Thursday, June 16, 2005

Didion Reviews Schiavo Case

Joan Didion has an excellent retrospective on the Terri Schiavo case, clearly laying out the facts and speculating on the motivations of the different groups pulled into the battle.

Something important she fails to point out is how groups on both sides were primed to go off as soon as a well-publicized case like this appeared. Anti-euthanasia groups, seeing how euthanasia legalization seems to be gaining ground and expecting this to continue, jumped on it on the assumption that it was the first major assault of the anticipated war over euthanasia. On the pro-euthanasia side, it appeared to be viewed as similarly pivotal, and as a tremendous chance to gain public sympathy for their cause given the massive media attention.

The problem was that the Schiavo case was not the perfect one for either side's public argument. Terri was a little too incapacitated for the anti-euthanasia side -- someone more visibly functional would have been easier for the undecided to sympathize with. For the euthanasia advocates, the case was simply not airtight enough. There were too many uncertainties surrounding the history of Terri's medical condition and questions about her husband's behavior and interests, and there was the added twist of her parents being willing to take over her care. Ideally for them, there would be no ambiguities, and a stark choice between only euthanasia or indefinite minimal hospice care as her possible futures.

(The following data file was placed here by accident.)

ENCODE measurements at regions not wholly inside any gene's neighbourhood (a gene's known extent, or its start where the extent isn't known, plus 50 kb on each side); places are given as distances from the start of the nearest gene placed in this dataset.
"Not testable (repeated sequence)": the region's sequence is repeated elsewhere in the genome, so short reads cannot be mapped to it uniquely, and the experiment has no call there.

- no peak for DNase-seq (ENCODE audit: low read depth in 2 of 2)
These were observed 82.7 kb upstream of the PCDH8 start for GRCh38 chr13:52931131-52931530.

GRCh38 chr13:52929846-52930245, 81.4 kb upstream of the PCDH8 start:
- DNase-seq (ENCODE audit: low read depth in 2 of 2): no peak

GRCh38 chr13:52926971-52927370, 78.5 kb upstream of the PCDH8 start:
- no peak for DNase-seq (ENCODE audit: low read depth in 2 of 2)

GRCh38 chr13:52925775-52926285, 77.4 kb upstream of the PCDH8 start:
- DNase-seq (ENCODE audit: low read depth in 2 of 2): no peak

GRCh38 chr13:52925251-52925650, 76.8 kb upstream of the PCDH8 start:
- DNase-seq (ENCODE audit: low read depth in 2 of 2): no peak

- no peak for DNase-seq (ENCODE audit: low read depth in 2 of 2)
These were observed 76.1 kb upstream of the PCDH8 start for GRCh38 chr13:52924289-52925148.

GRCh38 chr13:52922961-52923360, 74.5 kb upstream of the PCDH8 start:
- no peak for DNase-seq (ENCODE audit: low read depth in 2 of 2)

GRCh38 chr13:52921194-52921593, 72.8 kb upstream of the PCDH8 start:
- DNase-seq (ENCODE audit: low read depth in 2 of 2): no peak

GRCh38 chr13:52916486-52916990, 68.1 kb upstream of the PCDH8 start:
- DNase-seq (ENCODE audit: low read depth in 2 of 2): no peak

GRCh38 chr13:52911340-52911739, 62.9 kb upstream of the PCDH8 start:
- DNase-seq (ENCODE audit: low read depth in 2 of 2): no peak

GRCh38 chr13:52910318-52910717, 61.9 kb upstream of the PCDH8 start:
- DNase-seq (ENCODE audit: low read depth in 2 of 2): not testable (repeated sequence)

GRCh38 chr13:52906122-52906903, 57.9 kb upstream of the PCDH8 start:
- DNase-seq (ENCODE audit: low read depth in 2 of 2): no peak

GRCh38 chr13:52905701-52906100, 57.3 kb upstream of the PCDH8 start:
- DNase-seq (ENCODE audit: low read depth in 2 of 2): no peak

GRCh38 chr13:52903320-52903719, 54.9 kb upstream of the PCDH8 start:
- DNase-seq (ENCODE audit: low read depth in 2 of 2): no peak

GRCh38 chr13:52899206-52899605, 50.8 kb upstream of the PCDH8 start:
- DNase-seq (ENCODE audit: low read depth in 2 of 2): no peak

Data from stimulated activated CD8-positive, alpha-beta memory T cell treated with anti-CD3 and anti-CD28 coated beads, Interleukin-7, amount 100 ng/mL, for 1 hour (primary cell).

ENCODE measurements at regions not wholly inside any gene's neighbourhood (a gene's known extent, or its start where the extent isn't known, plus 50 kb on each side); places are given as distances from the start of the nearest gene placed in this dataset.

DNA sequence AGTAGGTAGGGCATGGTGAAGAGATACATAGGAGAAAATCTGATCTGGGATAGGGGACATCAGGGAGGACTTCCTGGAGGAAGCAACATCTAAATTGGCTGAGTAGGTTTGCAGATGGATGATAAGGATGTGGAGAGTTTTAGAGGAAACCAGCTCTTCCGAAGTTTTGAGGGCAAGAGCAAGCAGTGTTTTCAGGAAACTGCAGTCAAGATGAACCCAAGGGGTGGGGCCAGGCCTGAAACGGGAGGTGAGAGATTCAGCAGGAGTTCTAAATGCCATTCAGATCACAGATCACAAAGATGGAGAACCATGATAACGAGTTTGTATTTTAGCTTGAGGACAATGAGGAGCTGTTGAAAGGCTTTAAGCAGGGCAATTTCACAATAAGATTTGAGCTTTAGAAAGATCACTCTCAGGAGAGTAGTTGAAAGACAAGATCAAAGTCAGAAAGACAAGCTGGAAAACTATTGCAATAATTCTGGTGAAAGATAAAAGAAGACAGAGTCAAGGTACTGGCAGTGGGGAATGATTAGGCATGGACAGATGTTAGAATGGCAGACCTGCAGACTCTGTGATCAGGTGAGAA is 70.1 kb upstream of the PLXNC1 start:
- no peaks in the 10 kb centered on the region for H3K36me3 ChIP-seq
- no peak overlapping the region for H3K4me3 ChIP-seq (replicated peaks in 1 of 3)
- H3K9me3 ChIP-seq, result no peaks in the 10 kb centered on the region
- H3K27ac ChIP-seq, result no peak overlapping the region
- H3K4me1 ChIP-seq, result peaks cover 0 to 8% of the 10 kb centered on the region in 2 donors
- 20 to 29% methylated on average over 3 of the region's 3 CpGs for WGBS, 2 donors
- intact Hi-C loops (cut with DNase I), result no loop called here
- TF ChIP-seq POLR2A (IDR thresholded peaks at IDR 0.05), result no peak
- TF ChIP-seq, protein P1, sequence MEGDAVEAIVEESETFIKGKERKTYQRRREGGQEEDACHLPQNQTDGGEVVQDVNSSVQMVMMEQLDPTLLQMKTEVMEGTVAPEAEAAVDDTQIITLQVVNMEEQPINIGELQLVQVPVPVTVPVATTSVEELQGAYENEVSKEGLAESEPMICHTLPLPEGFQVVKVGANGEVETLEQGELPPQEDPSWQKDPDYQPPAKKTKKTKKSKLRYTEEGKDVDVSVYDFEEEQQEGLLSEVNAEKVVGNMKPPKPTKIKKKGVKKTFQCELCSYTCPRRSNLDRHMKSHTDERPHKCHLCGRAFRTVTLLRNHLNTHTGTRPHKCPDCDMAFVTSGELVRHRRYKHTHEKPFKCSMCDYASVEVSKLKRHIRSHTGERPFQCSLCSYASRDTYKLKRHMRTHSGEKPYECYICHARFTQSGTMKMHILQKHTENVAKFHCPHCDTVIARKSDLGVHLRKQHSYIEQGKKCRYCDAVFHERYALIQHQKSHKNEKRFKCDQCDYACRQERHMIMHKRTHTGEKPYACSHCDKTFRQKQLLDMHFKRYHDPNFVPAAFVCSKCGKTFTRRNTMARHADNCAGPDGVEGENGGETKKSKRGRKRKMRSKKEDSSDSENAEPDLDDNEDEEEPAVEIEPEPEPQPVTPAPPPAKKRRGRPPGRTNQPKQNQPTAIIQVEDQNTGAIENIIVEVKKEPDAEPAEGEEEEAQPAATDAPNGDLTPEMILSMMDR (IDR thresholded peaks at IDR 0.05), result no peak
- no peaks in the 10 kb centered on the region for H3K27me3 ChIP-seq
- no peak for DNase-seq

Didion's piece also came out too early to incorporate the results of Terri's autopsy, although as Andrea Harris ably points out, they are ultimately irrelevant in judging the morality of the decision.


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